It takes more than a slick careers site and clever culture video to attract top talent. Companies that are taking an inward look at their employer brand are seeing dramatic increases in attraction, retention and an overall positive employee experience.
An employer brand, versus company brand, is about leveraging an employer’s story of having a great workplace culture, says Jennifer Johnston, senior director of global employer branding at Salesforce. “We’re all feeling this aggressive competition for talent,” Johnston says, “and there is this imperative to increase productivity, meaning we have to get more out of the people already on the ground in our company.”
Branding has a big impact on prospective talent, she says, noting that 62% of jobseekers visit social media channels to evaluate an employer’s reputation, according to HR software company CareerArc.
Nearly as many — 67% —say they would not take a job with a company that has a bad reputation, even if they were unemployed, according to job search site Glassdoor. And 84% of potential employees would consider leaving a current job if offered a role at a company with excellent reputation.
Where do employers begin when it comes to building a brand that will attract the best and brightest? Johnston, speaking Wednesday at the Great Place to Work conference in Chicago, said an employee value proposition (EVP) is the foundation to creating a brand strategy. “It’s the promise you can give to employees in exchange for the gift of their time and talent,” she said. “Very few people are using this weapon.”
Johnston listed three key components for a successful EVP.
- Show that your company provides meaningful work. Jobseekers want to know, “What are we going to do together if I take a job with you?”
- Show that you have good people. Explain your workplace culture, values and vibe.
- Show that you reward employees. How do you show appreciation, recognition and the path of progression?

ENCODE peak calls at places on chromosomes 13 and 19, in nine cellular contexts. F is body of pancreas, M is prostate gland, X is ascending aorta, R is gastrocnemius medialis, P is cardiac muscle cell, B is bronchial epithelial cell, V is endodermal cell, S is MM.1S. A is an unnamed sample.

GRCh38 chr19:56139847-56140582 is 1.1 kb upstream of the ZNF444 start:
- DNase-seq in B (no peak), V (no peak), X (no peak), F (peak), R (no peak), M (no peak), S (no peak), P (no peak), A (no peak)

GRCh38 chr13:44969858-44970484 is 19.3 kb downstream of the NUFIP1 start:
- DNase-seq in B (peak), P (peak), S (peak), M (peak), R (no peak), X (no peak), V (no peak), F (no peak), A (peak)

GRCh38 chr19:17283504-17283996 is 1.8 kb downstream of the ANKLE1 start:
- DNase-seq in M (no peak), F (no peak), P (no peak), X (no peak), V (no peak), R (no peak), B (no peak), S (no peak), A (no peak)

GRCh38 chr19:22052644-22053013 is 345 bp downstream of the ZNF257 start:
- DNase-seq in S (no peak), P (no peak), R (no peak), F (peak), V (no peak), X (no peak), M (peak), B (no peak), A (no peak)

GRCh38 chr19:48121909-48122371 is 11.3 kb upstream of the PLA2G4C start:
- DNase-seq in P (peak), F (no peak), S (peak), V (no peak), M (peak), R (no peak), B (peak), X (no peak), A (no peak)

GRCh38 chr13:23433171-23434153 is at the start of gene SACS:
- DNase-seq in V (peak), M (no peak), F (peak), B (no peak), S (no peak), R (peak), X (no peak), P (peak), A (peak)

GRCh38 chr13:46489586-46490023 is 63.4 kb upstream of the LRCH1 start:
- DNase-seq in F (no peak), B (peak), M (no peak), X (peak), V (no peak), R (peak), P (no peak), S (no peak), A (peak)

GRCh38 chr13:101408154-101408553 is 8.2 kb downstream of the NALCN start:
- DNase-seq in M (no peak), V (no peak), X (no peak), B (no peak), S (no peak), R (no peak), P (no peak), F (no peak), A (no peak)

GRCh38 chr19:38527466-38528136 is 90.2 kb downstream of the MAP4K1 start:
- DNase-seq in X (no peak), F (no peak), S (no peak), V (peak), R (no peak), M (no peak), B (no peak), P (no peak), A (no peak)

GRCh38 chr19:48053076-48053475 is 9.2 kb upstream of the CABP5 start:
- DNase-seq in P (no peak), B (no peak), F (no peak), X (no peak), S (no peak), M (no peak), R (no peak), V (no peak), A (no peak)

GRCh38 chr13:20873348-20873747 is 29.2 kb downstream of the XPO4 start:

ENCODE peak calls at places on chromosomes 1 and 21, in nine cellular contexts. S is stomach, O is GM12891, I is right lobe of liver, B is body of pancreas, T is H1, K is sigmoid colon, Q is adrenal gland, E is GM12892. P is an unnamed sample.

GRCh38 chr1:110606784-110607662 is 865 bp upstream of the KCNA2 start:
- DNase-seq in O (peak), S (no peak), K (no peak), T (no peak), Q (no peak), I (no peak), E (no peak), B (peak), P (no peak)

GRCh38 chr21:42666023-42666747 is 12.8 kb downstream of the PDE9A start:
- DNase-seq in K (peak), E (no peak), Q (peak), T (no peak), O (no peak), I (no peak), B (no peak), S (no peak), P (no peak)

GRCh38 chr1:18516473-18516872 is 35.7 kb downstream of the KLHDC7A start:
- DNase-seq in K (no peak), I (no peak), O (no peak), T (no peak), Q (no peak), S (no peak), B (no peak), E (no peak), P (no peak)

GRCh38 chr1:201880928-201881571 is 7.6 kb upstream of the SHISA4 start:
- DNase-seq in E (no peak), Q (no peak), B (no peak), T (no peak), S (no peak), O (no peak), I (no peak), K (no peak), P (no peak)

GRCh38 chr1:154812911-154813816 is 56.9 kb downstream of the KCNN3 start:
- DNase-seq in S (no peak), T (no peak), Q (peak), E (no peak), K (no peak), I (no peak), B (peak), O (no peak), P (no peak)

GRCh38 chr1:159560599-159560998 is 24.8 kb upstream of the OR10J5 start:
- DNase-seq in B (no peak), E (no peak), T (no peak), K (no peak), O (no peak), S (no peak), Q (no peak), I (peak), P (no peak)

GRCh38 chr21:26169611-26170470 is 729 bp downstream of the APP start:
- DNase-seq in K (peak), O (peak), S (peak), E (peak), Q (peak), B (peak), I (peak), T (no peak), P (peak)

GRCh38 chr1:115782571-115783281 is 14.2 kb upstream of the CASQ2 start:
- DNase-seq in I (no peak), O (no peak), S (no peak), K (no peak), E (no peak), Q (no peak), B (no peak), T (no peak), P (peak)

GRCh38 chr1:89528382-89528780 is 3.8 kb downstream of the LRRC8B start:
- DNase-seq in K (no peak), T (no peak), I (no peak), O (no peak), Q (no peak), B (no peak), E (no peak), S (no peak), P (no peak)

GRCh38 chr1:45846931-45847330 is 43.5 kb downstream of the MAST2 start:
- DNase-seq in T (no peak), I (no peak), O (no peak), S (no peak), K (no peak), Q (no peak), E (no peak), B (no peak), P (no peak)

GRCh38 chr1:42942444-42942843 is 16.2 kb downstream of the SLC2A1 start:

For example, she said, many companies will lead their pitch to prospective workers with how great their culture is, but it is more effective to communicate exactly what it is employees are working for.
There are five questions, Johnston says, that employers can ask to craft — or improve — their EVP strategies.
- Think back to your core DNA. What is your purpose? Harken back to the vision of the founders.
- Authenticity. What is true of us today when it comes to this area of work?
- Aspirational. What do we want to be true of us tomorrow?
- Unique. What is true of us that is truly unique? There is something inside every company that is truly, uniquely them.
- Simple. Is our message simple to remember and align to?
The Salesforce strategy
In her presentation, Johnston explained that no matter how hard a company works on its EVP, reviews on sites like Glassdoor are a way for jobseekers to get the inside scoop directly from other employees.
“The hard truth we need to tell ourselves is nobody wants to hear a whitewashed culture story,” Johnston warned. “People want to hear the true story.
“You need to be highly aware of what they’re saying on these sites,” she continued. “If nobody is monitoring these, you have a huge blind spot.”
One way to utilize this data, she said, is to take the reviews — both negative and positive — and send the information to internal leaders.
“I like the constant barrage of the employee voice,” she said. An added bonus is the ability to see similar data on competition.
The most important thing to remember in creating an EVP, she said, is to be intentional. “Be intentional about your brand. Be intentional about your culture. Be intentional about creating a great place to work.”
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